(Really) Flexible positioning

I originally introduced the idea of normalised positioning into cocos2d, and it quickly got very popular. The X-men implemented it, and -objc of course implemented it.

The -objc implementation hase some flaws though. Maintaining a positionType property is not a good way, because you will have to check it’s state, before the position property makes sense. This easily gets very complicated, and adds a lot of code overhead.

In stead PureSwift takes a far more flexible and “much easier to expand on” approach.

All node coordinates in PureSwift, are in view coordinates. This is an extremely important fact to understand. The view coordinates defaults to screen resolution, meaning that if you are programming for an iPhone5, the coordinate system in which the node is placed, is always 568 * 320. While you can change the viewport as explained in The Magic Layer, you can not change the fact, that node coordinates are in view port coordinates.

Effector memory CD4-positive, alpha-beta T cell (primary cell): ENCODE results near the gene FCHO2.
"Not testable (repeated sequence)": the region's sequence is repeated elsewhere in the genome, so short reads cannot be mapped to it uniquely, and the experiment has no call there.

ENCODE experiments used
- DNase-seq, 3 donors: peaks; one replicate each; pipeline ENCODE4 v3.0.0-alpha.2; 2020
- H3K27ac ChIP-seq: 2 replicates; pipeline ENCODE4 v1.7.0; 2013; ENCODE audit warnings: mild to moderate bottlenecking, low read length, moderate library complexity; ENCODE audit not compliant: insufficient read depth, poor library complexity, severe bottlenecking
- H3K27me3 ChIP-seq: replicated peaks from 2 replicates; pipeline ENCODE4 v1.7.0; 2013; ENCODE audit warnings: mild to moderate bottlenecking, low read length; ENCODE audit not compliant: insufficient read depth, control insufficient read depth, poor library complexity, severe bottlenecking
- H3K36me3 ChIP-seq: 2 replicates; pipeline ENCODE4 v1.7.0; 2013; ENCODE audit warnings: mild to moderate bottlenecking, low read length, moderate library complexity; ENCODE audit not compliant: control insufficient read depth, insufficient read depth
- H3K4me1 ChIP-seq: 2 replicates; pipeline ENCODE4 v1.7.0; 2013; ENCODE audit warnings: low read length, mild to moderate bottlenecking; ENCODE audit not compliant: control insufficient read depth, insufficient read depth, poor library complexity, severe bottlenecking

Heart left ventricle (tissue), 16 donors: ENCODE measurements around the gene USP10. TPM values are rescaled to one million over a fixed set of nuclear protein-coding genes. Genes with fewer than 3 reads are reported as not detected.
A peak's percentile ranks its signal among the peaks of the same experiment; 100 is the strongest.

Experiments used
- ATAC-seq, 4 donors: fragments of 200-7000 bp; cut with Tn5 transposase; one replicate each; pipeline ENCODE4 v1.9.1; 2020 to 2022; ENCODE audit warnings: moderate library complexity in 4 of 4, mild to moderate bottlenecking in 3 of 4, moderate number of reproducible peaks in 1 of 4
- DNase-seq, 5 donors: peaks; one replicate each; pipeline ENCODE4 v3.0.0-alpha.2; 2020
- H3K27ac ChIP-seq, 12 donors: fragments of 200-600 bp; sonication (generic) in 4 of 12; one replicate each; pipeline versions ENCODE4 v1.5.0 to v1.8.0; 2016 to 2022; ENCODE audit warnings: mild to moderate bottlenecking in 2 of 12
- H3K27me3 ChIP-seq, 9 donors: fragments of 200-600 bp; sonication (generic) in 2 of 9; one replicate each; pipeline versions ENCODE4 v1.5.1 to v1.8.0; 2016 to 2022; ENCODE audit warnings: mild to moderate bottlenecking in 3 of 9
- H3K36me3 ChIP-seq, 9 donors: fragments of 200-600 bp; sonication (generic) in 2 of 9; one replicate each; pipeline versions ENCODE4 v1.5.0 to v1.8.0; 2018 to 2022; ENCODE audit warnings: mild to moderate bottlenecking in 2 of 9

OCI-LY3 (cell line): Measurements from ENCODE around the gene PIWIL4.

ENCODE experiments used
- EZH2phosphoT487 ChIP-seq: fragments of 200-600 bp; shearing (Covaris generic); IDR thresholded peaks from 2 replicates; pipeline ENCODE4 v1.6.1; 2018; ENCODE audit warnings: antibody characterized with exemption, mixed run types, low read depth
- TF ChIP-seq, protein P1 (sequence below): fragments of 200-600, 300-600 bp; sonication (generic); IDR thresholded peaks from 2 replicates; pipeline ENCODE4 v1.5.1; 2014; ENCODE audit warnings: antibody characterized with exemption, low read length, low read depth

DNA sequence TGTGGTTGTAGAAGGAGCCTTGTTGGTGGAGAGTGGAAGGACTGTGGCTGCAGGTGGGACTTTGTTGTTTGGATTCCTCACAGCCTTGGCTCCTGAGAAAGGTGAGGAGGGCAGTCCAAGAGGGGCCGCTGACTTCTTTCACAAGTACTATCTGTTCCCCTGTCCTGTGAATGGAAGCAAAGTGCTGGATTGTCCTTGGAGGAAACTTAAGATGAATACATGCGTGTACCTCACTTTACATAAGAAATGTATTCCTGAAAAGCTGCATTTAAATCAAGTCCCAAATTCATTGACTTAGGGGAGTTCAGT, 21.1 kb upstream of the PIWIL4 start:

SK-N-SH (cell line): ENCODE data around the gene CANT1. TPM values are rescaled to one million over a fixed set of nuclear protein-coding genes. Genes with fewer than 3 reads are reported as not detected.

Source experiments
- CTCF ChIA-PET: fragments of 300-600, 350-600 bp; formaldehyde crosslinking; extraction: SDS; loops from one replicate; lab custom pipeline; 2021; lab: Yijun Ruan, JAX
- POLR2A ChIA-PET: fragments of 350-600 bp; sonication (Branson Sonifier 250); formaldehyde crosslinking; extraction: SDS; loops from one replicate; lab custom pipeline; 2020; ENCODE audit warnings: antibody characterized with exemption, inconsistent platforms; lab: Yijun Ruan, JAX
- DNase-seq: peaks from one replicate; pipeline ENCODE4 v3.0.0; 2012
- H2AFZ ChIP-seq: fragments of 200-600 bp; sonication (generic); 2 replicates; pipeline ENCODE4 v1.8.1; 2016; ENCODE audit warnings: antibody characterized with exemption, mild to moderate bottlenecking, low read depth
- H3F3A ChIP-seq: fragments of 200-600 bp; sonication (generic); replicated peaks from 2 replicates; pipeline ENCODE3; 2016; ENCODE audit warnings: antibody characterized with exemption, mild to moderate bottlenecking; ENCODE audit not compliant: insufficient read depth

In stead PureSwift adds categories, to expand on positioning. Let me give you an example. In previous versions, normalised positioning would look something like

myNode.positionType = CCPositionTypeNormalised

myNode.position = SomePointConstructor(x: 0.5, y:0.5)

In PureSwift, this will look like

myNode.position = parent.positionWithNormalisedPosition(x: 0.5, y:0.5)

The difference is of course, that the node itself now doesn’t have to maintain position types, which basically removes +90% of all positioning code. Apart from that, it gives unprecedented flexibility. Imagine this line of code.

secondButton.position = firstButton.positionWithNormalisedPosition(x: 1.1, y:0.0)

This will place the second button to the right of the first button, no matter where first button is.

This approach, plus the flexibility of categories, will allow for a lot of convenience methods, like upperLeft and lowerRight, to return relative positions. Apart from that, PureSwift will add a placement category, which similar to KVO in ObjC, will maintain positions, even if other nodes changes position or content size.

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